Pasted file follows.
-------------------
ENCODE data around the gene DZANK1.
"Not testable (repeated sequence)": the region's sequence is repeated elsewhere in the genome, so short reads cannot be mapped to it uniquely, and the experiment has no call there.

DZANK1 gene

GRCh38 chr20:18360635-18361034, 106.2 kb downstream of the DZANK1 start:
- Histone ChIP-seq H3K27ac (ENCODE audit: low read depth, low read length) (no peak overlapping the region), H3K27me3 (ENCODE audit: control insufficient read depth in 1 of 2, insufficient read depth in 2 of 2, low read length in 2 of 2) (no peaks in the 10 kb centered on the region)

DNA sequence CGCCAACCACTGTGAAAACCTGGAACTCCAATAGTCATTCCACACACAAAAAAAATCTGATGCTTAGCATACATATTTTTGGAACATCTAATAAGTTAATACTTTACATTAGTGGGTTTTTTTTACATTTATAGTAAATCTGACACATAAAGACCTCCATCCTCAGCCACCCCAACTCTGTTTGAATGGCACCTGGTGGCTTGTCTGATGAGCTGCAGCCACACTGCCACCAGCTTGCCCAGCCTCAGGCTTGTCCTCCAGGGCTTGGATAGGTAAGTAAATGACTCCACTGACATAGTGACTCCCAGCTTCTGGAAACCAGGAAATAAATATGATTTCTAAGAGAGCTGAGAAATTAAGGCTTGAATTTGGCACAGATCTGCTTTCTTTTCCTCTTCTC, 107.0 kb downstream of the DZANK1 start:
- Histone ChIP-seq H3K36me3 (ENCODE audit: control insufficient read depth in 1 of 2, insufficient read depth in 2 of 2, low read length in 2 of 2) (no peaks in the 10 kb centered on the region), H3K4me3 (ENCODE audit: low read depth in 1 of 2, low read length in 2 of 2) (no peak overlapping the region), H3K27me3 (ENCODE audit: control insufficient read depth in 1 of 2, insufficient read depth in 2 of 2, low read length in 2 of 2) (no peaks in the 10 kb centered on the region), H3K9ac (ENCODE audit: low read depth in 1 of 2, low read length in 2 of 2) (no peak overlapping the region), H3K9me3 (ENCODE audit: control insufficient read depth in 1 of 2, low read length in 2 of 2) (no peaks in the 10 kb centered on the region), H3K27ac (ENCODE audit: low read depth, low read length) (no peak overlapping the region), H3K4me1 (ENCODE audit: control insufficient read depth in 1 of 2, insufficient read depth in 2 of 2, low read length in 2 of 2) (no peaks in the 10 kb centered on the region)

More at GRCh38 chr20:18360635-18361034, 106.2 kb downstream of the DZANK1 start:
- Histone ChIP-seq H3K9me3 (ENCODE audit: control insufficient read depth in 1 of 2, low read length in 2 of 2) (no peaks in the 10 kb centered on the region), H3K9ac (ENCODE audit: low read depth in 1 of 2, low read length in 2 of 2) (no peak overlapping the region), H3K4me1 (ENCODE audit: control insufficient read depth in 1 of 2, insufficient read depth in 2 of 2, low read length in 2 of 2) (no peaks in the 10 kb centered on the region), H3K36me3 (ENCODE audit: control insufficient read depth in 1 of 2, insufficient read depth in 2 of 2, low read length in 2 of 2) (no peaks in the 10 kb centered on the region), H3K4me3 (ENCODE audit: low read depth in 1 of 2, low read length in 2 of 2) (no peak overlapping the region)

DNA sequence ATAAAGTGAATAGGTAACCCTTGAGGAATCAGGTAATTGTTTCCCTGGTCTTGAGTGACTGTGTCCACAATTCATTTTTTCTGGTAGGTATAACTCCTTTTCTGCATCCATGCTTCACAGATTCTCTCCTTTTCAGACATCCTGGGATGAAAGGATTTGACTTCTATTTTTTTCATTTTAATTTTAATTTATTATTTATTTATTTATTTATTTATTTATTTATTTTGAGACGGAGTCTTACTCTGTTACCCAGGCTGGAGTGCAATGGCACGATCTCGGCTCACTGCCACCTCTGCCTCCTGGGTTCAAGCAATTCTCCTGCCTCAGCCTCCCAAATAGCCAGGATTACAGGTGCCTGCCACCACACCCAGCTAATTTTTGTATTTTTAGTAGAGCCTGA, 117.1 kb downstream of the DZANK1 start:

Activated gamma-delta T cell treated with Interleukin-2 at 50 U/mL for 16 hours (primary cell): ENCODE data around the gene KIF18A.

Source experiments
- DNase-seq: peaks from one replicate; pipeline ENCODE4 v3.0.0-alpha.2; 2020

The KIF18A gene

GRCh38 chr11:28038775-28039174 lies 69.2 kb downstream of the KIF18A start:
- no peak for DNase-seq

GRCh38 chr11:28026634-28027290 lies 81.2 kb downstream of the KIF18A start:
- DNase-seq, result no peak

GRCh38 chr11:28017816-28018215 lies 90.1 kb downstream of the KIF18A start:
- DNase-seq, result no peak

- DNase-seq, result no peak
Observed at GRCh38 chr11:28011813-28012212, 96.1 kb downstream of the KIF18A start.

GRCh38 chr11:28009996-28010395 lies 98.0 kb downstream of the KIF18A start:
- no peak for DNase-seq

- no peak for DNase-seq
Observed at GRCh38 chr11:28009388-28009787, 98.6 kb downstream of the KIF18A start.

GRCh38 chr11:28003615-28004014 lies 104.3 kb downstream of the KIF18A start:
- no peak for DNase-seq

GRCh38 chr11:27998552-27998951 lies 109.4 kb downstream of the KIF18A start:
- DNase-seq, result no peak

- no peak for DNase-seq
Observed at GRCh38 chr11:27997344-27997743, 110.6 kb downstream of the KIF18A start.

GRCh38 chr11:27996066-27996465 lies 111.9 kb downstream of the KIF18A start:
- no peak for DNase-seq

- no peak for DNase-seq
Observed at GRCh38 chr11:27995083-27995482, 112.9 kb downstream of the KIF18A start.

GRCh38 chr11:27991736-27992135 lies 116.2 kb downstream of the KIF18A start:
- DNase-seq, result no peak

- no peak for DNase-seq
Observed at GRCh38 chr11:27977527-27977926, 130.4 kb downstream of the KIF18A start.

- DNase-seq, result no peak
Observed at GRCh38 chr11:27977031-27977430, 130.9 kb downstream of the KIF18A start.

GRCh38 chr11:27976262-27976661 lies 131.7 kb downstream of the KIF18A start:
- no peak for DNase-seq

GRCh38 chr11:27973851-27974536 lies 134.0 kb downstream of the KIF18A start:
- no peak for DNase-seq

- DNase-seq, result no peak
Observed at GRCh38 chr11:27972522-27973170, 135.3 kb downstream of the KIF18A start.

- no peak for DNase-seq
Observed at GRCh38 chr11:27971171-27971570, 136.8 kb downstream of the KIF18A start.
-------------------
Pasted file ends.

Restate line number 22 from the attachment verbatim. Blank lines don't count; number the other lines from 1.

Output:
Observed at GRCh38 chr11:28011813-28012212, 96.1 kb downstream of the KIF18A start.